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Jefferson County plans to spend bed-tax windfall

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It’s a nice problem to have.

Jefferson County officials have finally figured out what to do with all that extra bed-tax revenue they’ve been socking away over the last few years.

Bed tax, or “occupancy tax,” as it is formally known, is a 3 percent tax levied on hotel room rentals in Jefferson County. According to the 1988 county law that created the tax, revenue from the tax can be spent only on tourism promotion.

With a rapid expansion in hotel construction in the county over the last few years, that revenue has nearly doubled in a decade, from $430,000 in 2001 to $852,000 in 2011, with an extra $110,000 a year generated since 2009.

This month, the Board of Legislators Planning and Development Committee will vote on a proposal to spend $100,000 of that money on four initiatives designed to promote tourism in the area.

n $25,000 will go toward hiring a camera crew that will shoot aerial photographs and video of the region’s waterfront attractions with high-definition equipment.

n $40,000 will go toward promoting fishing in the region.

n $10,000 will go toward directing travelers to historic sites in the area.

n $25,000 will go toward creating a wine trail marketing program in the fall aimed at expanding the region’s tourism season into September and October.

In most cases, the money going to these initiatives will be used to leverage other funds, according to County Administrator Robert F. Hagemann III.

The county’s $25,000 contribution to the helicopter HD photo shoot is only a small part of a project that is estimated to be significantly greater in cost. Much of that cost will be bourne by Canadian investors who are working to promote an “Aquatarium” scheduled to open in Brockville, Ontario, next year, according to Gary S. DeYoung, executive director of the 1000 Islands International Tourism Council, the county’s authorized tourism promotion agency.

The $40,000 going toward fishing promotion will be leveraged against a $60,000 grant from New York state for a project bearing a total price tag of $100,000. Half the money will be spent on creating internet-ready promotional videos featuring the region’s fishing attractions and half will go toward online marketing of that content, Mr. DeYoung said.

And the $10,000 the county is planning to spend directing travelers to historic sites will be used to leverage $100,000 earmarked by the state for the north country region as part of Gov. Andrew M. Cuomo’s $1 million “Path through History” program.

The boom in bed-tax revenue received renewed attention from legislators late last year after area hoteliers began calling for the county to re-evaluate how that money was being spent or, more precisely, not being spent.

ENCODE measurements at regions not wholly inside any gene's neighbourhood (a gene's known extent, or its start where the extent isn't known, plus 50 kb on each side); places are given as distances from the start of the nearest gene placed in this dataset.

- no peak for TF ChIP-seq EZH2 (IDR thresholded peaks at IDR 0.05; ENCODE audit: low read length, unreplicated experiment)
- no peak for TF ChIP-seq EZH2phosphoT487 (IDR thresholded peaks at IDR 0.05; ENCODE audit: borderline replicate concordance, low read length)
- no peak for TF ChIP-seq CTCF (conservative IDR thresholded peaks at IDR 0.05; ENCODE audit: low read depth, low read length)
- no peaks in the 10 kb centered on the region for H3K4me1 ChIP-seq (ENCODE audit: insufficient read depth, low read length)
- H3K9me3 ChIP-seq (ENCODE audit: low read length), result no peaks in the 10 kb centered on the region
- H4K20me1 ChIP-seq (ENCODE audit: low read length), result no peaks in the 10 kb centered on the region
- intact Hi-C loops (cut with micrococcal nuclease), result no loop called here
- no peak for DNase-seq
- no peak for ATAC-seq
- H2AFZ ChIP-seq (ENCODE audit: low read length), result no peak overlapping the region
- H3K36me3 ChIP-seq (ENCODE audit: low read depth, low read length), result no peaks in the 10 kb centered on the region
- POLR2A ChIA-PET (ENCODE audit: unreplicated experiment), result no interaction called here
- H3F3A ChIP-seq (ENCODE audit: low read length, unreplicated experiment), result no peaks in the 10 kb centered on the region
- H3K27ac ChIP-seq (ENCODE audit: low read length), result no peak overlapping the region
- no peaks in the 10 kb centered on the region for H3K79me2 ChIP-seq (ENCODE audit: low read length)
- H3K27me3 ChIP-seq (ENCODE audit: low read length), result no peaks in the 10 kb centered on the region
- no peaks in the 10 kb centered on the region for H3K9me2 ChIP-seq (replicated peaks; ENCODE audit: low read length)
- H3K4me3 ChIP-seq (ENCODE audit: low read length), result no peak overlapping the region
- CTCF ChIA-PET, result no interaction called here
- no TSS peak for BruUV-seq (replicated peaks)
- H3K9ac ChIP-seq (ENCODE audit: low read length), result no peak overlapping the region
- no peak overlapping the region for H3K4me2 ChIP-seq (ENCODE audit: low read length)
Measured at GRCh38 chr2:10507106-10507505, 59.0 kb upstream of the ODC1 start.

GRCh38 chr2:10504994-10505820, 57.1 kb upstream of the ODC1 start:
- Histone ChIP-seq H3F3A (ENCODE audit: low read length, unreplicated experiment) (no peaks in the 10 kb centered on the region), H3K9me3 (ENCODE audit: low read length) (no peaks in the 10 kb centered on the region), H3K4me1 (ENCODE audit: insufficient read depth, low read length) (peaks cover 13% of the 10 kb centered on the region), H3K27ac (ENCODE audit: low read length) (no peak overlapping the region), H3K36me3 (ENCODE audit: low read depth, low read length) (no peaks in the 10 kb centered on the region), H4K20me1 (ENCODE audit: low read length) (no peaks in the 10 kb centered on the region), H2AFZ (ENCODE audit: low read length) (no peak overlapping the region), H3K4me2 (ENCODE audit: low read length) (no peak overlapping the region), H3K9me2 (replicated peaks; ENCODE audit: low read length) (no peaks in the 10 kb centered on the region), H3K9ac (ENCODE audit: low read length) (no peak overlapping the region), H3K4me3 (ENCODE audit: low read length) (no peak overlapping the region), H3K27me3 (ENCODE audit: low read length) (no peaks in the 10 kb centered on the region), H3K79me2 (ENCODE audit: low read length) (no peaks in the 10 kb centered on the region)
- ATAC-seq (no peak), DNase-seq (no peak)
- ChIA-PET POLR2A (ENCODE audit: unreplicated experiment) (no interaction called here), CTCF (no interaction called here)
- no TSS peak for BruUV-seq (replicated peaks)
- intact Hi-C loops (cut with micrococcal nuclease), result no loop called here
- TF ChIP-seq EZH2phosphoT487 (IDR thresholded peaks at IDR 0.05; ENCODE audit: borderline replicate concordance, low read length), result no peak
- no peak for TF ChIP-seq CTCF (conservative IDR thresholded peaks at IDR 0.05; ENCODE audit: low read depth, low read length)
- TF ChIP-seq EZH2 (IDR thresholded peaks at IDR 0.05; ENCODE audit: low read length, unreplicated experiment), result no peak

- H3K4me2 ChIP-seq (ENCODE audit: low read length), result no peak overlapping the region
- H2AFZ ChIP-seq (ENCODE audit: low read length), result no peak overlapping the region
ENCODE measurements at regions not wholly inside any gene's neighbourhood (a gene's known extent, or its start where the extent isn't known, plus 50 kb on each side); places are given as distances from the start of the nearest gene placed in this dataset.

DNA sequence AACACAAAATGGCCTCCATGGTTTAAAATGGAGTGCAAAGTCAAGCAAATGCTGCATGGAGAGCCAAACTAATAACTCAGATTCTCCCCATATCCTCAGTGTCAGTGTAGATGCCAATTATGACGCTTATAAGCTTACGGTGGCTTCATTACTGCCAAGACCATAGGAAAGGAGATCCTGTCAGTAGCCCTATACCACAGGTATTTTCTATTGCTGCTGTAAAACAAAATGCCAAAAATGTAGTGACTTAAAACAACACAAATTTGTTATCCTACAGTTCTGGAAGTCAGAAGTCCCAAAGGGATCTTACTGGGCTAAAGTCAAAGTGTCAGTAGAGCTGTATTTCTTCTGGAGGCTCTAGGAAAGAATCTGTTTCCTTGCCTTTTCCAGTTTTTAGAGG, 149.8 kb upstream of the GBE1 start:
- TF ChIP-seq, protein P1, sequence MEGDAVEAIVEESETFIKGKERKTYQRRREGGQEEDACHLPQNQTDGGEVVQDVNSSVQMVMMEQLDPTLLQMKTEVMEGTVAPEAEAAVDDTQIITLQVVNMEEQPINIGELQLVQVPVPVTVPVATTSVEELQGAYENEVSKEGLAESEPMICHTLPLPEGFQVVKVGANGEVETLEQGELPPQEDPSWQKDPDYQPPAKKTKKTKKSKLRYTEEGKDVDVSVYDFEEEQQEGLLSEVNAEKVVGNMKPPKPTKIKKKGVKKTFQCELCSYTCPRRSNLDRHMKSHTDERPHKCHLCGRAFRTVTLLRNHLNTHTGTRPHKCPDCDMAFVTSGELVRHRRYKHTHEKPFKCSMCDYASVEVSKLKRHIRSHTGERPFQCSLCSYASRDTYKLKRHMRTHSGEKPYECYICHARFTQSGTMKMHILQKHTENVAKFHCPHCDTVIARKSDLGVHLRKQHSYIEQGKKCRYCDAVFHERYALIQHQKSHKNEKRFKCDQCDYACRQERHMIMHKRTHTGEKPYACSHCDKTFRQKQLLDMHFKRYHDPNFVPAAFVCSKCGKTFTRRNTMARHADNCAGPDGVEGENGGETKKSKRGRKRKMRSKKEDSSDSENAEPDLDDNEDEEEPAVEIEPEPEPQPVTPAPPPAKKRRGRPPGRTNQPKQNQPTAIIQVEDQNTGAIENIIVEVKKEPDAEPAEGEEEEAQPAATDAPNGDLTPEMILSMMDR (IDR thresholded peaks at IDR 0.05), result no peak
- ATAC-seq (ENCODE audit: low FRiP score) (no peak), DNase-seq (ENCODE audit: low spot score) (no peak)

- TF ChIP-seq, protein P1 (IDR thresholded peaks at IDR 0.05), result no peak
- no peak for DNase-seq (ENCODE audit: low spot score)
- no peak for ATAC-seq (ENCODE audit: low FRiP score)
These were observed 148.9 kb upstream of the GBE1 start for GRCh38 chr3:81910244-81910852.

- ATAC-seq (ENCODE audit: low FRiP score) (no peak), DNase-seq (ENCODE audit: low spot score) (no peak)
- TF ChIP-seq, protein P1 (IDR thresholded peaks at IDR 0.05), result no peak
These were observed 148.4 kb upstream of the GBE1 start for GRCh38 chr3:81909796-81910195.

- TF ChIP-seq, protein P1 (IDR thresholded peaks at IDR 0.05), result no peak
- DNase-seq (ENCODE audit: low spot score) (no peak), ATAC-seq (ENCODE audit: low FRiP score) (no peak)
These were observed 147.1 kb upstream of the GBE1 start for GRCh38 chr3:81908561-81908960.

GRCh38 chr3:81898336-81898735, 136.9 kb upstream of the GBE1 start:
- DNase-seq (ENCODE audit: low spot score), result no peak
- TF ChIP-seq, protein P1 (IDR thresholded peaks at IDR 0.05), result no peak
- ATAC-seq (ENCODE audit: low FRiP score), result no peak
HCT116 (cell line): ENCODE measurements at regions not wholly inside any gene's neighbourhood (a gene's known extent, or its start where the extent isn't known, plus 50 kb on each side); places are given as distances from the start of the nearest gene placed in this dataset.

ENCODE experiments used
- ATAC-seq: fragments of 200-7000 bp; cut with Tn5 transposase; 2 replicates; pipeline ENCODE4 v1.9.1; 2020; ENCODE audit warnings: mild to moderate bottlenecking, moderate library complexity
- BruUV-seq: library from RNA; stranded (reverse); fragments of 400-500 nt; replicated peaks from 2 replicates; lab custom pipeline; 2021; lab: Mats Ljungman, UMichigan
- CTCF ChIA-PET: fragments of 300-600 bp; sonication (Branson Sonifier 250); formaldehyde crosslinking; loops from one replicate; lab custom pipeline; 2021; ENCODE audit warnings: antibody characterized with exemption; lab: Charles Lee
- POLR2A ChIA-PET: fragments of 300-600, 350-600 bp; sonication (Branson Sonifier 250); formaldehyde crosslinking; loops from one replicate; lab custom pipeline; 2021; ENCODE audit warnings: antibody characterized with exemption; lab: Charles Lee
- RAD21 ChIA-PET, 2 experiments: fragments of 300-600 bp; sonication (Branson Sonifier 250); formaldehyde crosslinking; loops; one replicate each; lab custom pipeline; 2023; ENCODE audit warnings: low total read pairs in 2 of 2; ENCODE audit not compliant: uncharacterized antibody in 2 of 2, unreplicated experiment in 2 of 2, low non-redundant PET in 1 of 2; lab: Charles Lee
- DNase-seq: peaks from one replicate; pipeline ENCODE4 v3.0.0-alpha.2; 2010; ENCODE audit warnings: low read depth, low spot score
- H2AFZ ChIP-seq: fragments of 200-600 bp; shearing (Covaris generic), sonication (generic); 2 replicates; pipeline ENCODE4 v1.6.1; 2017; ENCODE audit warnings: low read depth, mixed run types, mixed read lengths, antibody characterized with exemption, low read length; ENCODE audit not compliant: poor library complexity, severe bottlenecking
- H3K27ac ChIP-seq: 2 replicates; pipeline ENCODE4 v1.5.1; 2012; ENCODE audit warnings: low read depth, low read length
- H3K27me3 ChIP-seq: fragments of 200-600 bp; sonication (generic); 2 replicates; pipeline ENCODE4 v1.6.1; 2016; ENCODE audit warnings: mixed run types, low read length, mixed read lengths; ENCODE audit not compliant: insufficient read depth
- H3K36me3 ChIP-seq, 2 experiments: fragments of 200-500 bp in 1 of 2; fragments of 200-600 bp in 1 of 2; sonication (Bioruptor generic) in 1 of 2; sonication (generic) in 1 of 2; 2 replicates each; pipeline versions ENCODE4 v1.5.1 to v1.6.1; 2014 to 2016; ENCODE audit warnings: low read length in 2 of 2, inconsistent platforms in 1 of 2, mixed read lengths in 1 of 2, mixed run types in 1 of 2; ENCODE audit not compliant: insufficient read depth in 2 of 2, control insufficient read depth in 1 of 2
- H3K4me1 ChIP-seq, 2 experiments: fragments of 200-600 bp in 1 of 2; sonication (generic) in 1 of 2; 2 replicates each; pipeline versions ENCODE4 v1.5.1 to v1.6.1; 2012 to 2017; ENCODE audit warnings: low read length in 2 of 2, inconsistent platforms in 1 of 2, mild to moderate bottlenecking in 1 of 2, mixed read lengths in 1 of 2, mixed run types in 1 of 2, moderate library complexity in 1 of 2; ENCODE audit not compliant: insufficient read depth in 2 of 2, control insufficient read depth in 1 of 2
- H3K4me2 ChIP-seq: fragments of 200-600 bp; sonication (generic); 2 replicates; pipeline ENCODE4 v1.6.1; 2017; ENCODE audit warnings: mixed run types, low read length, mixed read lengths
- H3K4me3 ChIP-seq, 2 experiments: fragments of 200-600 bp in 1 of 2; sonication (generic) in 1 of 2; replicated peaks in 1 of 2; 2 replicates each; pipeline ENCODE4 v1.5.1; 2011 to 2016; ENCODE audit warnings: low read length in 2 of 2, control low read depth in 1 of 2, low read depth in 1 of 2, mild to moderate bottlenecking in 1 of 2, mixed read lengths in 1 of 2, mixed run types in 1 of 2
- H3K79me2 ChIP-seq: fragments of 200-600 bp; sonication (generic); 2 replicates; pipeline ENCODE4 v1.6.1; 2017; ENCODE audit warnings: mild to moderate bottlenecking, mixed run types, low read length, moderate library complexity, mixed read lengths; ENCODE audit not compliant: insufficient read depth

“What you’re looking at is not a shortfall but an excess of funds — that’s a nice problem to have,” Ronald G. Thomson, owner-operator of Captain Thomson’s Resort, the Alex Bay Lodge and Uncle Sam Boat Tours, Alexandria Bay, said in December. “...With a highway department, you can make an argument for having a reserve capital fund, but not with tourism promotion.”

The county retains 2 percent of bed-tax revenue to pay administrative fees; 49 percent goes to the city or town where the lodging establishment is, and the remaining 49 percent stays with the county. Villages receive no bed tax revenue.

As the county’s authorized tourism promotion agency, the 1000 Islands International Tourism Council receives most of the county’s share of the revenue. A much smaller portion goes to the Disabled Persons Action Organization to help promote its concert series.

In 2011, when the county’s share of the revenue was $426,615, the county provided $300,000 to the tourism council and $4,300 to the DPAO. More than $122,000 remained in the account after making those payments.

County officials were uncertain what to do with the additional revenue, which was an unexpected bonus, especially with a national economy in the midst of a recovery.

After discussion of the issue interrupted the otherwise festive and light-hearted final board meeting of the year, Mr. Hagemann reached out to Mr. DeYoung for suggestions on how to put that additional revenue to good use.

Mr. DeYoung responded with a long list of proposals that was whittled down to the four options legislators will consider in the coming weeks.

Reacting to the plan Tuesday, Mr. Thomson said, “It’s all very positive, especially the money being leveraged against state dollars. We have a governor who’s paying attention to tourism, which is refreshing. This is a start in the right direction.”

Because this money is usually apportioned during budget time and paid out after the first of the year, this $100,000 being spent is considered a special expenditure.

County legislators and administrators have been wary of “institutionalizing” the spending of the funds, Mr. Hagemann said.

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